18 Apr 2008

Child Protective Services took a necessary risk in seizing FLDS kids

The Dallas Morning News
April 17, 2008

But there’s ample evidence that what they were overlooking was infinitely more disturbing

by Columnist Jacquielynn Floyd

The state of Texas took a big risk when it removed more than 400 kids from the polygamous separatist compound in West Texas, and even more when the decision was made to isolate the older children from their mothers.

It risked a crushing burden on its own perennially strained Child Protective Services apparatus. It risked a chaotic and protracted court fight.

It risked a tornadic storm of criticism – one Texas-based advocate for parents of children in the child-welfare system, incredibly, was quoted by ABC News as likening the state’s actions to "the Nazis and how the parents and children were divided on the train platforms."

In short, there’s not much of an upside for the state. Not much, besides the protection of some of our least visible and most vulnerable citizens.

Looking the other way while the secretive FLDS (not, for the thousandth time, to be confused with mainstream Mormons) flourished in isolation was a long-held policy in Arizona and Utah, where the splinter group is concentrated.

Those states were understandably wary of the investigatory obstacles deliberately constructed by the sect, and of the political consequences of separating entire communities of children from their parents.

So for years, they practiced discreet inaction, treating the FLDS as a wacky but benign order of sectarian oddballs on par with communal nudists or free-love herbivores.

But there’s ample evidence that what they were overlooking was infinitely more disturbing: A creepy authoritarian cult that favored older men with sexual access to underage girls in the guise of multiple "spiritual wives." An isolated community where children are conditioned from infancy to accept abuse and degradation. A self-governed, self-policing enclave that ignores the laws and safeguards that regulate most of us.

"The fact that this has been going on all these years, and the fact that justice has not been there to protect women and children … from amazing civil rights violations – it is an embarrassment," Utah Attorney General Mark Shurtleff told the Los Angeles Times in 2006. "I don’t want to indict the states of Utah and Arizona, but mea culpa – we are responsible."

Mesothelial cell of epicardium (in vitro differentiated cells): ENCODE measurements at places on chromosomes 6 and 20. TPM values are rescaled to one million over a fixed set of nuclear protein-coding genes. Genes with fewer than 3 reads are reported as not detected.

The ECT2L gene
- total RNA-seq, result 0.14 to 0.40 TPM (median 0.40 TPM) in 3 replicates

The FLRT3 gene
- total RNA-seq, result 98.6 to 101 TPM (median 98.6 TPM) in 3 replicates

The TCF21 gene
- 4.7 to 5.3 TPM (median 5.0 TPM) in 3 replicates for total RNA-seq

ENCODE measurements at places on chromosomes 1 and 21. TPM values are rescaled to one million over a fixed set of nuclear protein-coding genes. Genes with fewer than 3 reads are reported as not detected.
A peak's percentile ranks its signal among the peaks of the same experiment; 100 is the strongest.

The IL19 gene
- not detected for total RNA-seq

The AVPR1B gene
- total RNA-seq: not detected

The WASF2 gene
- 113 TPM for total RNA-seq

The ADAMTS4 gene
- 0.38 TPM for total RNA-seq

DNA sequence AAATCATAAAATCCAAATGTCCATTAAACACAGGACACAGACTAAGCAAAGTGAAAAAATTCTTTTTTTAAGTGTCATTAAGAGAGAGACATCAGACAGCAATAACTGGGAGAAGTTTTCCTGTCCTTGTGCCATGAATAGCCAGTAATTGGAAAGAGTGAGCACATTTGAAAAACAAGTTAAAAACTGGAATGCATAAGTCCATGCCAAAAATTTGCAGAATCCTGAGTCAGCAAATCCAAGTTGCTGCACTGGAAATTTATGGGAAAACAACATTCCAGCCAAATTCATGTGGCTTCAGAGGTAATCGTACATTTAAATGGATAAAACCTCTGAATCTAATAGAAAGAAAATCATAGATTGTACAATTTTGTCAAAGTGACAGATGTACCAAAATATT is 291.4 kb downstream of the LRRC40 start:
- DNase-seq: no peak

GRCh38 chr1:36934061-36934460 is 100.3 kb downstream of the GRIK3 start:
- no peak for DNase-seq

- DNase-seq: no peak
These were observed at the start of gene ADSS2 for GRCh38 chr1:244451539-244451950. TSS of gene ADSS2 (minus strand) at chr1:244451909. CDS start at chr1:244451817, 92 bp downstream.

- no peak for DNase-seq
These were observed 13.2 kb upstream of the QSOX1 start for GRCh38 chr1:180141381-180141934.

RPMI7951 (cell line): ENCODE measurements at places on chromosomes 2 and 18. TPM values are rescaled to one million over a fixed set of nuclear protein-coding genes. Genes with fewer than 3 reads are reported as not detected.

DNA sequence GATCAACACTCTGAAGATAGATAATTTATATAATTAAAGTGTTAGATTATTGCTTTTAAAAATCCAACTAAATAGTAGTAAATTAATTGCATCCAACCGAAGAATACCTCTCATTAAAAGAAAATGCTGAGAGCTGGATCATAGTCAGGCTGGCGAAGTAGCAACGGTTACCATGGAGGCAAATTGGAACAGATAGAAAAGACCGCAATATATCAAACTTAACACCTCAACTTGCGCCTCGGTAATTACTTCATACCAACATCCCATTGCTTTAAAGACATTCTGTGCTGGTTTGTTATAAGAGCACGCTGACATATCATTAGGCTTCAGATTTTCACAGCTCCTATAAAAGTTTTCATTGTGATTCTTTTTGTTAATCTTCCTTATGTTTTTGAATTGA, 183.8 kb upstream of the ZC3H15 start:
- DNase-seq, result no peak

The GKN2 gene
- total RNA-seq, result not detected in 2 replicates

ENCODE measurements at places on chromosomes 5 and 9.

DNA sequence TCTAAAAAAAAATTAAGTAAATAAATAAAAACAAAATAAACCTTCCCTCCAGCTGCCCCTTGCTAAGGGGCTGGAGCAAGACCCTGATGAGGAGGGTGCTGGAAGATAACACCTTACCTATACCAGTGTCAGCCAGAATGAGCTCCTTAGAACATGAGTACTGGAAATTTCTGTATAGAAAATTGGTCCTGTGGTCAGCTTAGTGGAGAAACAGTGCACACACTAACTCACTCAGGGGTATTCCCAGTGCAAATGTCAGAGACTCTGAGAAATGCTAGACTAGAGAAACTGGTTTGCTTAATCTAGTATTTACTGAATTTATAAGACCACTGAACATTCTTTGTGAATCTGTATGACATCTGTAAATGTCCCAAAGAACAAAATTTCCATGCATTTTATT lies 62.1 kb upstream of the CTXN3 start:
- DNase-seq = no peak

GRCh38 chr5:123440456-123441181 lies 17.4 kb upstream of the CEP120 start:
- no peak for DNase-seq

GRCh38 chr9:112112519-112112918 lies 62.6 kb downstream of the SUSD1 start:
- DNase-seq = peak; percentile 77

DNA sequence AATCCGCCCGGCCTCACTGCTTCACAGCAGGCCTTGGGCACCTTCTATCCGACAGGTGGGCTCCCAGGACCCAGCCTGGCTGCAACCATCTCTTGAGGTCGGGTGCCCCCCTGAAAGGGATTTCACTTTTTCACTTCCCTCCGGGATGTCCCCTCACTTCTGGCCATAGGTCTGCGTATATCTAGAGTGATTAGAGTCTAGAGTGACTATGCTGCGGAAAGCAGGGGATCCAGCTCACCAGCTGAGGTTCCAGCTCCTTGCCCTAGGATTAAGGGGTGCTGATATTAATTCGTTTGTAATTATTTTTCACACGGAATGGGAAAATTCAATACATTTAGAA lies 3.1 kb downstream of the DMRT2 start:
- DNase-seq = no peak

The Times exhaustively documented evidence that the group’s leader, the now-imprisoned "prophet" Warren Jeffs, personally assigned underage "wives" to older men (including himself). It cited the group’s practice of banishing teenage boys and young men to restrict the pool of marriageable males.

Most disturbingly, it found claims of domestic violence, child molestation and incest that were allegedly covered up by church leaders.

And as media scrutiny intensified in Arizona and Utah, the sect started construction on its new compound in Texas.

Listen, we are accustomed to storming City Hall in protest if a harried caseworker returns an abused child to an unrepentant mother or if a convicted child molester is paroled into our neighborhood.

Do we have a different standard for the protection of children who are kept out of sight by a secretive cult?

Do we leave children in the care of blindly obedient mothers who may have acquiesced to the rape of their daughters because they were subjected to similar treatment themselves?

There is no doubt that it’s traumatic for children to be separated from their families, questioned by strangers, placed in foster care.

One of the few even more traumatic scenarios I can imagine would be to endure a lifetime of brainwashing, abuse and sexual enslavement.

There’s not an ideal alternative here, no choices that aren’t certain to mean hardship and censure.

But if we don’t act, mea culpa – we are responsible.

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